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NLC: Stemming strike through wage parity

The Nigeria Labour Congress (NLC) has a long history of advocating wage increases and improved working conditions for Nigerian workers. The NLC has just suspended…

The Nigeria Labour Congress (NLC) has a long history of advocating wage increases and improved working conditions for Nigerian workers.

The NLC has just suspended a nationwide strike in agitation for wage increase to address the impact of inflation, rising living costs, rise in electricity tariff and economic challenges facing Nigerian workers.

To address these problems, the government should consider wage parity among all federal government-owned institutions since salaries are being paid from the same source (federation account). 

Wage parity refers to the principle of ensuring that individuals receive equal pay for equal work, regardless of factors such as gender, ethnicity or other non-performance-related characteristics. 

It involves eliminating wage disparities based on discriminatory practices and ensuring that all employees are compensated fairly and equitably for their contributions. Wage parity aims to promote fairness, equality and non-discrimination in the workplace by ensuring that individuals are paid based on the nature of the work they perform rather than irrelevant factors.

Wage parity can indeed play a significant role in addressing the problem of industrial action by Nigerian workers for several reasons. When workers are paid fairly and equally for the same work, regardless of where they work, it can help foster a more harmonious and productive work environment and drastically reduce corruption in the public sector. 

We have a situation currently where a retired director in the mainstream service gets a little over N100, 000 as his monthly pension (no thanks to the contributory pension scheme) where his counterpart in a government parastatal gets over N300,000 outside the humongous retirement benefits.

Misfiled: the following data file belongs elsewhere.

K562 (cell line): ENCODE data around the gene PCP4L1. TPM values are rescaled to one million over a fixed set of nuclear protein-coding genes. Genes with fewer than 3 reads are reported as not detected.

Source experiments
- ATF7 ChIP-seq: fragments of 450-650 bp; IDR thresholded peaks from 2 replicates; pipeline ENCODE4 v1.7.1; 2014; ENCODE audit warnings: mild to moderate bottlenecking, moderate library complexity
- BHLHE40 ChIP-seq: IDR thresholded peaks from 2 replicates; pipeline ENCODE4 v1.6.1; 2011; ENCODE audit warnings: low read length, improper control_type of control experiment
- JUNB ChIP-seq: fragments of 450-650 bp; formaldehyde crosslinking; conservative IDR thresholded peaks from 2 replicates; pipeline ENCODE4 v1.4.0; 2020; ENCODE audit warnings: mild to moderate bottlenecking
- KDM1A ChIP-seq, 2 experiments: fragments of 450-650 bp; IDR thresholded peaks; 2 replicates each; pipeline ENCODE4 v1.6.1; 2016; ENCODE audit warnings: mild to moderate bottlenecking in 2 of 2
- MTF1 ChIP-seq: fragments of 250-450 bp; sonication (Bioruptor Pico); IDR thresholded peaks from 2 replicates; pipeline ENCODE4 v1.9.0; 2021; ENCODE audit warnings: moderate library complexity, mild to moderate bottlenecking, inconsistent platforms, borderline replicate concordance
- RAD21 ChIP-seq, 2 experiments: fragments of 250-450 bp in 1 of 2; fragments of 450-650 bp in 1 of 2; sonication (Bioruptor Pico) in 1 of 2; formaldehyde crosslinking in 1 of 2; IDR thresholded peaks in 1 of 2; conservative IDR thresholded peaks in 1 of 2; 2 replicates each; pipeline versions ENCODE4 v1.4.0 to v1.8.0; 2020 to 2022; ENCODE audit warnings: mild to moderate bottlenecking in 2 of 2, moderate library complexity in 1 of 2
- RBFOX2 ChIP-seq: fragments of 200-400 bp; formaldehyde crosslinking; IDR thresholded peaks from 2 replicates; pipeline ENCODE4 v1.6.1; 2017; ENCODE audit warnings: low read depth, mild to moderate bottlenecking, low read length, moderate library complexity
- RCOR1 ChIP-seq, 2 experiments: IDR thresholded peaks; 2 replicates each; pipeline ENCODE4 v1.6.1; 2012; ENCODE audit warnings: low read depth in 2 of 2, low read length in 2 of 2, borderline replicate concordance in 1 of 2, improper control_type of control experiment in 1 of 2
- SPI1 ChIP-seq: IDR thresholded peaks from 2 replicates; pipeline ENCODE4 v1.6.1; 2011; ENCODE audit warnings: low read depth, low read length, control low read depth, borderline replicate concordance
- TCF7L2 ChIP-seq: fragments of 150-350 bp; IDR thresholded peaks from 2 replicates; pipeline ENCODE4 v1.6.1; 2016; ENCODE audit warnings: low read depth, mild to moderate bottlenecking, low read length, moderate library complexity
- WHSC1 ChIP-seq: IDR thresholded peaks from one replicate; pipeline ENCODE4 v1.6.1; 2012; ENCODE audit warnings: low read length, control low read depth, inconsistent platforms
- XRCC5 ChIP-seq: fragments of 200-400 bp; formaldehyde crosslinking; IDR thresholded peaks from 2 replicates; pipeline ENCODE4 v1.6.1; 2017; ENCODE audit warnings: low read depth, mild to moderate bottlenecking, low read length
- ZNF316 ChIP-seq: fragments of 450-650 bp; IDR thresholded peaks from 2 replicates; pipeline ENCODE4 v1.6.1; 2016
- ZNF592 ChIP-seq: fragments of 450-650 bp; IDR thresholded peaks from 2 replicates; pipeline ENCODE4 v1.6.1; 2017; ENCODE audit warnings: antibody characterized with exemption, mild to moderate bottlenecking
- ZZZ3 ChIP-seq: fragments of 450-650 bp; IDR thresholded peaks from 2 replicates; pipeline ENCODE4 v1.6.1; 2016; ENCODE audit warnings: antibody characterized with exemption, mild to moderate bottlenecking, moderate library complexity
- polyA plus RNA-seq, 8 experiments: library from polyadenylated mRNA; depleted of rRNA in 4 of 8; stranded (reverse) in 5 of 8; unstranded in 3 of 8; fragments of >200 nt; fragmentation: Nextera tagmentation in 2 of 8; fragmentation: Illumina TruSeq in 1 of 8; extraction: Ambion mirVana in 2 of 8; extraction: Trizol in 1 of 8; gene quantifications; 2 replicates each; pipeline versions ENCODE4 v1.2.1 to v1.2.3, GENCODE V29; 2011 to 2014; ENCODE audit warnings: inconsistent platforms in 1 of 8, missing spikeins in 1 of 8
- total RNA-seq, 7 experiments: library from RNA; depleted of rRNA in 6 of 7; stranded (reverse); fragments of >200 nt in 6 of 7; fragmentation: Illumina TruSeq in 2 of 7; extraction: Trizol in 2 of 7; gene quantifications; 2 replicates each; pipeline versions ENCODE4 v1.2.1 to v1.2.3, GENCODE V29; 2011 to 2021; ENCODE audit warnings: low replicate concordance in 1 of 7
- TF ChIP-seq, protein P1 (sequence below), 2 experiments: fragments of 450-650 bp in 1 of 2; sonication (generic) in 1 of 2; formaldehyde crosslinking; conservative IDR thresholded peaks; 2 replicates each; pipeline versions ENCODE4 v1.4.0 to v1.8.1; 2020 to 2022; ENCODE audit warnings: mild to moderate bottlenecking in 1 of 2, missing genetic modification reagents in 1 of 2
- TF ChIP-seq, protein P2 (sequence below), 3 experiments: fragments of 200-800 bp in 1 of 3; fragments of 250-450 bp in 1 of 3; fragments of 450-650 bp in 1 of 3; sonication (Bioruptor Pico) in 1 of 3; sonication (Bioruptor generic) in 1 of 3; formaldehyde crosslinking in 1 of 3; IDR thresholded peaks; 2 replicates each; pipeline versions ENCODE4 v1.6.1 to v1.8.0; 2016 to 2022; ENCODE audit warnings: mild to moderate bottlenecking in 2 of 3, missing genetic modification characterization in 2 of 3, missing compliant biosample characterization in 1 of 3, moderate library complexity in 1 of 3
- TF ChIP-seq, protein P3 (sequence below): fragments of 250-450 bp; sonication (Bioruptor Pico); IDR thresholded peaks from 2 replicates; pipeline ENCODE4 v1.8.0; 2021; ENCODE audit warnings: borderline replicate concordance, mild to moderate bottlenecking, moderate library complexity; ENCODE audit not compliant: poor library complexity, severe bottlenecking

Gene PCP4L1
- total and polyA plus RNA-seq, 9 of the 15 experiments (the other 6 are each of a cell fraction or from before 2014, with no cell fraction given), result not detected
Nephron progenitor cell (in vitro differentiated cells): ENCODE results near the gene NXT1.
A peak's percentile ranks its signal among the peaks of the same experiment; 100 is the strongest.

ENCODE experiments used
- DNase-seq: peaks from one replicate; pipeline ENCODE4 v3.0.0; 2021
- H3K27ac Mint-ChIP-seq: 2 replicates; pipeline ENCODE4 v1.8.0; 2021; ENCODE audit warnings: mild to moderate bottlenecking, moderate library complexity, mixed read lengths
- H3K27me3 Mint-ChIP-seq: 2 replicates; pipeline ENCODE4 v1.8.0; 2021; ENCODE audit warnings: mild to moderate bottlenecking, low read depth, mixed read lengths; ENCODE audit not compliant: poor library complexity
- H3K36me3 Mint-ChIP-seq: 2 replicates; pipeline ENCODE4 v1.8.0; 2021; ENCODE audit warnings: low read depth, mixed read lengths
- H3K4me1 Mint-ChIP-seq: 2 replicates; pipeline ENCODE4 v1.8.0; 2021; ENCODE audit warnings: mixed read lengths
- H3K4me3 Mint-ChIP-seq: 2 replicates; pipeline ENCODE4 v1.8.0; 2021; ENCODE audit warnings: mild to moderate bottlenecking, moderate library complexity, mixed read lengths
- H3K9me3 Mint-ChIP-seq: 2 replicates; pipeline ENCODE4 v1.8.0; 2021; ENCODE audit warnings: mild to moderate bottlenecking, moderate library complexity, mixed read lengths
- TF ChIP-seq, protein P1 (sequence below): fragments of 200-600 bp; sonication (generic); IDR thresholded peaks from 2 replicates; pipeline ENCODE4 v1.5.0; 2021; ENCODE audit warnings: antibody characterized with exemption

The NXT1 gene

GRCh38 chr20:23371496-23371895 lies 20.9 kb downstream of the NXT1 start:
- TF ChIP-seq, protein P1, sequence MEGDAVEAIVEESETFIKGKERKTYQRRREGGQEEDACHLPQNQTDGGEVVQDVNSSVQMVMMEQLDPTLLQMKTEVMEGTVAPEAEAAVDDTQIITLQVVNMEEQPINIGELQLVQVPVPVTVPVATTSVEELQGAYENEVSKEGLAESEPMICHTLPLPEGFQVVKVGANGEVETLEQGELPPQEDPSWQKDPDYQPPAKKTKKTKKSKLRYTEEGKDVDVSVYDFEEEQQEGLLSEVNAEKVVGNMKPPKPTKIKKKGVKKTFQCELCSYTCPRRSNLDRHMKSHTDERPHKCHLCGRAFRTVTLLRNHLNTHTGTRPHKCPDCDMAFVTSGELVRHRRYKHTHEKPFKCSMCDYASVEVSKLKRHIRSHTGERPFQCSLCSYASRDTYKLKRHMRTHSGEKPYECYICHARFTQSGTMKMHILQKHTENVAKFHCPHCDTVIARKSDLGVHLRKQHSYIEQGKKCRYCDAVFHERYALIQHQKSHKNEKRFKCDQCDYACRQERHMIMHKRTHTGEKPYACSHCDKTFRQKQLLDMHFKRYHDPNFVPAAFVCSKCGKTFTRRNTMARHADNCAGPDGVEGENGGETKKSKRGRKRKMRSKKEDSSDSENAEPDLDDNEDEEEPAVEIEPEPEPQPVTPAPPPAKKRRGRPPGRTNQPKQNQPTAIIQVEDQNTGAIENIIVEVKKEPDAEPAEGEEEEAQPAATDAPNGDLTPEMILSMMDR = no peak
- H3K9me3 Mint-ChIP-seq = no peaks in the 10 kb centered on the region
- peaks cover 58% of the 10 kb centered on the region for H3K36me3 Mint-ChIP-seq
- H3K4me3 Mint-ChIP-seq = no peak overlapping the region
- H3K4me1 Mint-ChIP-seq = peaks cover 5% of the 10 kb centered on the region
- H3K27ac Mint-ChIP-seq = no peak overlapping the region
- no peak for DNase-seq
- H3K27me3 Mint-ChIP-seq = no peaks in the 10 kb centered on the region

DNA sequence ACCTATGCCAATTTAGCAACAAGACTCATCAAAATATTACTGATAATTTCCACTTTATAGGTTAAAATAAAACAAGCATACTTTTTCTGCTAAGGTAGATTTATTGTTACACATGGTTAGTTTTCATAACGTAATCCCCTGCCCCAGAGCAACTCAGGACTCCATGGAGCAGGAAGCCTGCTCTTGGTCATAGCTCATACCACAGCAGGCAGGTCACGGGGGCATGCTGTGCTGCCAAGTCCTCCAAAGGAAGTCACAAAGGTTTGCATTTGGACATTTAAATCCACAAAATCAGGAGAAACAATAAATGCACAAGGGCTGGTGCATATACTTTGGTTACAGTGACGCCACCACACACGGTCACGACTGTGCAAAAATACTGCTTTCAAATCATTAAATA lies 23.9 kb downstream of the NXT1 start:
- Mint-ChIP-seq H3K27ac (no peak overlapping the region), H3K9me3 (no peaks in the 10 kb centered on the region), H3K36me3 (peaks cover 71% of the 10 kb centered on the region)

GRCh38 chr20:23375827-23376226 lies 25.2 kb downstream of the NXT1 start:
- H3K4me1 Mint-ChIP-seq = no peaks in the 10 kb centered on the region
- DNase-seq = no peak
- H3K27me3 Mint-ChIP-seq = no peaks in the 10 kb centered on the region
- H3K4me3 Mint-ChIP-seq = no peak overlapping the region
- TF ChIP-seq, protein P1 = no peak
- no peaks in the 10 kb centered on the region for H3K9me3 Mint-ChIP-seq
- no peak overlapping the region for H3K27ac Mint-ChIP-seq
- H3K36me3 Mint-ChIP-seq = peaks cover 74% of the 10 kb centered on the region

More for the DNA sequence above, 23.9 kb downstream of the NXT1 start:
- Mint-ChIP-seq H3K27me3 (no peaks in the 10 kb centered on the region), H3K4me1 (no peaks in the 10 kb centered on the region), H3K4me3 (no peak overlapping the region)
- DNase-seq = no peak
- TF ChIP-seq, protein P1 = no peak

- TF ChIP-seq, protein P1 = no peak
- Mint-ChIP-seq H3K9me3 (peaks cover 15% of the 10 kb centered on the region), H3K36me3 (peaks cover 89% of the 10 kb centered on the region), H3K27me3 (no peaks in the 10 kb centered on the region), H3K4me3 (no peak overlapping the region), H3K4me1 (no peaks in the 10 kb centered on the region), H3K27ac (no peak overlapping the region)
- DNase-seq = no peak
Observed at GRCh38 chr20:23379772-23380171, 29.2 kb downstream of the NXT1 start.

Below are few key reasons why wage parity can help alleviate the issues that lead to industrial action:

It promotes fairness and equity: Wage parity ensures that all workers are compensated equally for the same work, which promotes a sense of fairness and equity among employees. When workers feel that they are being treated fairly, they are more likely to be satisfied with their jobs and less likely to engage in industrial action to demand better pay.

Reduces resentment and conflict: Wage disparity can create resentment and conflict among workers, especially if some employees feel that they are being unfairly paid less than their counterparts in different government-owned institutions for the same work. By implementing wage parity, government can avoid these tensions and create a more peaceful and harmonious work environment.

Increases employee motivation and engagement: Fair and equal pay can increase employee motivation and engagement. When workers feel that their efforts are being rewarded fairly, they are more likely to be motivated to perform well and contribute positively to the development of our dear country. This will be in line with our national anthem, which implores us to build a nation where no man is oppressed. This, in turn, it can help reduce the likelihood of industrial action as workers are more satisfied with their compensation.

Recall that former President Muhammadu Buhari advised Nigerian workers to clamour for pay parity instead of minimum wage so that everyone would be paid equally since all workers attend the same market, send their children to the same school, pay the same electricity bill, etc.

Although the Head of Service of the Federation, Dr Folasade Yomi-Esan, has set up a committee to work out the implementation of this policy, we are yet to see the outcome of the committee’s assignment. 

We can have a uniform wage for all public officers but peculiar allowances can be given based on individual job schedules. 

In conclusion, wage parity is a crucial element in addressing the root causes of industrial action by Nigerian workers. By implementing fair and equal pay practices, companies can promote fairness, reduce conflict, increase motivation, improve retention, enhance their reputation, comply with labour laws, while preventing disputes and fostering a positive work culture. 

Dr Jumai Ahmadu, acting Director, Reform Coordination and Service Improvement, FCTA


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